Of course, though, my first and foremost attachment to this area are the amazing and diversified trees.

It saddens me when a beautiful and seemingly healthy tree is toppled by mother nature – and, it always seems to be the glorious older trees affected the most. The “WHAT IF” thoughts start racing through my mind when the news coverage highlights tree damage from a strong storm.

What if… the tree had been regularly maintained. What if… the tree was given ample room to grow. The questions could go on. Seriously, though, there is a tremendous emphasis here on the importance of regular maintenance for a tree, especially urban trees. While many skip the thought of spending money to prune a tree, they forget (or maybe are not educated) about the impact improper pruning techniques can have on the structural integrity of a tree.

Think for a moment about a tree that may be growing next to a home. It is 30 feet to the top and it’s span is vast. Imagine the tree has been there for quite a few years and a homeowner decides it’s time to prune some of the branches away from the home – giving it some “building clearance”, as an Arborist would say. The way I see it, the homeowner has a couple options – hire an Arborist or Do It Yourself. Now, I’m not gonna lie, if I were the homeowner and this were a smaller, juvenille tree that needed a few snippets here and there – I myself might conquer the task on my own. However, the daunting task of conquering a 30-foot tree on¬†one’s own¬†is just asking for trouble.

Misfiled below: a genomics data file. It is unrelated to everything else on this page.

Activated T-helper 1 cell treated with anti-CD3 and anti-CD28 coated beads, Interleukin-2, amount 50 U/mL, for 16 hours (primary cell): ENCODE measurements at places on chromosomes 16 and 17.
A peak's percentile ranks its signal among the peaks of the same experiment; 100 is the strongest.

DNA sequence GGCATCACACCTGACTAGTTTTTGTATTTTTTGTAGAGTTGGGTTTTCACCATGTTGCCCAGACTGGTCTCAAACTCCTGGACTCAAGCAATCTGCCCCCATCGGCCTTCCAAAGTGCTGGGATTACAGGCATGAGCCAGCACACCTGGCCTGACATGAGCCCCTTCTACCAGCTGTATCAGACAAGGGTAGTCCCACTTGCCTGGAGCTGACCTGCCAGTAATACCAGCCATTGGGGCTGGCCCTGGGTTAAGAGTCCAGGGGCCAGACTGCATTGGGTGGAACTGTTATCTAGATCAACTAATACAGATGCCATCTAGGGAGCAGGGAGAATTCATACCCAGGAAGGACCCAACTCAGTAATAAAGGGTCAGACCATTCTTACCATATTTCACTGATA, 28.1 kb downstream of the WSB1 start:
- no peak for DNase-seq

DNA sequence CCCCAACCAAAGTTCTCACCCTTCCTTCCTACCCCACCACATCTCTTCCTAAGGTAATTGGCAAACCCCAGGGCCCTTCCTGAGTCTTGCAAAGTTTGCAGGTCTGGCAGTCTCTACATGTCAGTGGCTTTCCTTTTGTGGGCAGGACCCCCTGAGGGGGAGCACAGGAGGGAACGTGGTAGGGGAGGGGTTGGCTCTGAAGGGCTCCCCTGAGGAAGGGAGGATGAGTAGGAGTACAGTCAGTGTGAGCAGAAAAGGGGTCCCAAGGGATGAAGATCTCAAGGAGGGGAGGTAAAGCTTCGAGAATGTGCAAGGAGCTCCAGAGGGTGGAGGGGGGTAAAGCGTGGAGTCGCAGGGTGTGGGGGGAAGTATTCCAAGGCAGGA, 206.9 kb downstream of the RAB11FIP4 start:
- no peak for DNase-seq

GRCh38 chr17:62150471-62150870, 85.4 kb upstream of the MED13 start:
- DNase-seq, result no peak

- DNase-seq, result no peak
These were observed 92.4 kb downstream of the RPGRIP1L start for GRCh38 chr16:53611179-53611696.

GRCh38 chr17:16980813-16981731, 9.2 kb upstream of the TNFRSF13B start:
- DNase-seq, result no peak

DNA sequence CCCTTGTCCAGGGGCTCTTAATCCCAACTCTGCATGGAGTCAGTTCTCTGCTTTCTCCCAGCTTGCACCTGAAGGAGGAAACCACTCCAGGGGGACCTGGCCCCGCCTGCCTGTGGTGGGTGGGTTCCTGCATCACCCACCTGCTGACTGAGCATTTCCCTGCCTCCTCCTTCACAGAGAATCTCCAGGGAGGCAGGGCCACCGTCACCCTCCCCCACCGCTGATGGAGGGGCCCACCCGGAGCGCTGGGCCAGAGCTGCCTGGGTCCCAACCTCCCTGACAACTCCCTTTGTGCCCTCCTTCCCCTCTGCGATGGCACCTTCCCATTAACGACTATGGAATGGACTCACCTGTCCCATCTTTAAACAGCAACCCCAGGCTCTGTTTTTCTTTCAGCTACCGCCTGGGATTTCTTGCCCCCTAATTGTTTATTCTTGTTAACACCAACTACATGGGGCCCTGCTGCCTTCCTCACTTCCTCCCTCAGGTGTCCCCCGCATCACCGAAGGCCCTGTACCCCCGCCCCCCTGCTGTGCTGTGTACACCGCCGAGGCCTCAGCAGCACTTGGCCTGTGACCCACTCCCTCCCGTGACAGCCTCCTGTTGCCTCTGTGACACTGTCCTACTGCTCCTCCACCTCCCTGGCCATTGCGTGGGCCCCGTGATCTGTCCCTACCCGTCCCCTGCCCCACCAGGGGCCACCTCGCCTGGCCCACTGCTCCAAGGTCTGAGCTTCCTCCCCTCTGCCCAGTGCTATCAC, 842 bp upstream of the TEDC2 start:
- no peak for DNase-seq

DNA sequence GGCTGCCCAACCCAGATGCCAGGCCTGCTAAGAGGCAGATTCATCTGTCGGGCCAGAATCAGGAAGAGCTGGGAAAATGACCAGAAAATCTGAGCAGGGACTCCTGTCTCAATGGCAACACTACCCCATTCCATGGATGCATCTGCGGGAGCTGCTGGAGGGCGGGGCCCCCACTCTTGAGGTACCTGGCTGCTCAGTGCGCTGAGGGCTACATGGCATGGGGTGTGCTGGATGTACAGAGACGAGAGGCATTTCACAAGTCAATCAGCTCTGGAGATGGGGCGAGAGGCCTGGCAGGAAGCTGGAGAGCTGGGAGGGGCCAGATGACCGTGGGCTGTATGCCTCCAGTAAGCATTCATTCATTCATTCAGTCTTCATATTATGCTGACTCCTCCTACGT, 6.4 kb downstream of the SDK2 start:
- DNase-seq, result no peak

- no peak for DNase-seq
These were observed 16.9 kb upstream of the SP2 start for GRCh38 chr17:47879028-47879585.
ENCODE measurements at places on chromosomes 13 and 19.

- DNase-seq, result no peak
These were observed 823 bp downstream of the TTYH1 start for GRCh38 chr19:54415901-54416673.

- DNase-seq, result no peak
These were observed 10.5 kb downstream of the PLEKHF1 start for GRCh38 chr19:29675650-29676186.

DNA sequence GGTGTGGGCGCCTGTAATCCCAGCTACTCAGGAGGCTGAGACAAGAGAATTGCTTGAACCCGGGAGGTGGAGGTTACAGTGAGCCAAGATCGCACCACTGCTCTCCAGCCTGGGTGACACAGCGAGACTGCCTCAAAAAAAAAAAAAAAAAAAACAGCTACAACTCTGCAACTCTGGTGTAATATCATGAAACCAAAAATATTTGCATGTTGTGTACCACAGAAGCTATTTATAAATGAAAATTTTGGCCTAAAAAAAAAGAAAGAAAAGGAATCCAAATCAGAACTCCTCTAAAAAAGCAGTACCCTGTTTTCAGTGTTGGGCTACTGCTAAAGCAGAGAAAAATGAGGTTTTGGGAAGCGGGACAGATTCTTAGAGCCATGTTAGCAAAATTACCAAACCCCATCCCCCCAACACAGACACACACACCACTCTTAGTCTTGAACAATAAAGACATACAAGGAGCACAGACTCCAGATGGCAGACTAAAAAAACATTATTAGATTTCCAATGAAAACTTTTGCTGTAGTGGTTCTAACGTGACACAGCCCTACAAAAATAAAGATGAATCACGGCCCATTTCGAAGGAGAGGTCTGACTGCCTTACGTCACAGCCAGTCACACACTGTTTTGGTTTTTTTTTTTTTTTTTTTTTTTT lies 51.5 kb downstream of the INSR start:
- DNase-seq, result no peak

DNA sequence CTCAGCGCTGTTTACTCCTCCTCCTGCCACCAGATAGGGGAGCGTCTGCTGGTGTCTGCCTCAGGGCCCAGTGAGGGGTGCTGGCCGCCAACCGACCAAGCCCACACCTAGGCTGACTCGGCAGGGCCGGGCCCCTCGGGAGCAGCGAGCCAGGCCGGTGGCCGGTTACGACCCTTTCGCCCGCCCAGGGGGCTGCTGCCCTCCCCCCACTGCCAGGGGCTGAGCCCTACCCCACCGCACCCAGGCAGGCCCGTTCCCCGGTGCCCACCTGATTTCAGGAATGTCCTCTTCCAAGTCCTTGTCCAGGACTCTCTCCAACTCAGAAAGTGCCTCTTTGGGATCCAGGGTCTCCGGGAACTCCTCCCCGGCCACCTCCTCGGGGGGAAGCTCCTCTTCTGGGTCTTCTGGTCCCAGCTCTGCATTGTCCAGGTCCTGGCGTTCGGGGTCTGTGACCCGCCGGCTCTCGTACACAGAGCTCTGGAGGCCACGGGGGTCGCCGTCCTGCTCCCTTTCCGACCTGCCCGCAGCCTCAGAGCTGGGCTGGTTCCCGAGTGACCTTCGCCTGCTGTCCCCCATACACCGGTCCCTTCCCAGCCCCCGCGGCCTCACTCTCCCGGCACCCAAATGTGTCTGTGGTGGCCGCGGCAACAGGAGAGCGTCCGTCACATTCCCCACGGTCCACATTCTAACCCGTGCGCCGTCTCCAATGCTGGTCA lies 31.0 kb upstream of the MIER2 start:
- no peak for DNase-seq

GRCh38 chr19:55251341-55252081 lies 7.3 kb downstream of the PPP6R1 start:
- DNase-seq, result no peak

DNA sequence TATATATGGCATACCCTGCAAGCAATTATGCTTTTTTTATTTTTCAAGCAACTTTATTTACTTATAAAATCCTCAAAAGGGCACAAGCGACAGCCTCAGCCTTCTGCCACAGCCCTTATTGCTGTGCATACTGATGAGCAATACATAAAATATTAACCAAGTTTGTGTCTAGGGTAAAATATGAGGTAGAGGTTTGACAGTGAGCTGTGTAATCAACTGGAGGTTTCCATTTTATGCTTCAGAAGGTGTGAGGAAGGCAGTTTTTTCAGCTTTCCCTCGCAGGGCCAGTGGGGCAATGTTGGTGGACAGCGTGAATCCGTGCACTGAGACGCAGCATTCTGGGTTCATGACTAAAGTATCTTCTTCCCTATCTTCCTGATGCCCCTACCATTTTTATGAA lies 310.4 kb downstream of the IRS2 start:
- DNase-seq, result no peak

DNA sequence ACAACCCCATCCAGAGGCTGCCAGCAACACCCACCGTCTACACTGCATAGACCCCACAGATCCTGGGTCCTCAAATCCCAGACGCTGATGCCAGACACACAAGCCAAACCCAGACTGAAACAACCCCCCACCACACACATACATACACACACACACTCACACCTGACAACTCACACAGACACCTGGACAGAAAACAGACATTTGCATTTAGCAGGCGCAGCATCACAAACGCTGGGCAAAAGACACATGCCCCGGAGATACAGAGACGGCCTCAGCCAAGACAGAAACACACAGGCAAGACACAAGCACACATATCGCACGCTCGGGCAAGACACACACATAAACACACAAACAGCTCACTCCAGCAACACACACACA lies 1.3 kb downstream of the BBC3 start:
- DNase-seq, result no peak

The trouble starts with the huge risk of personal injury – let’s face it, most homeowners lost the “daredevil” attitude years ago. Adding to the layers of trouble, there is the major issue with the age of the tree as the technique to prune a mature tree is much different than that of younger trees. Plus, do you realize how much one of those “branches” actually weigh?!? Don’t be deceived, they are several hundred pounds heavier than your lowest guess.

Getting back to the initial scenario of building clearance. Let’s continue the story that the homeowner decided to tackle this project on his own. Since the tree provides beautiful curb appeal for the front of the home, the homeowner elects to just remove the branches extending toward the home and viola, building clearance.

Here’s the Disaster Equation… Wet Ground + High Winds + Improper Pruning = Disaster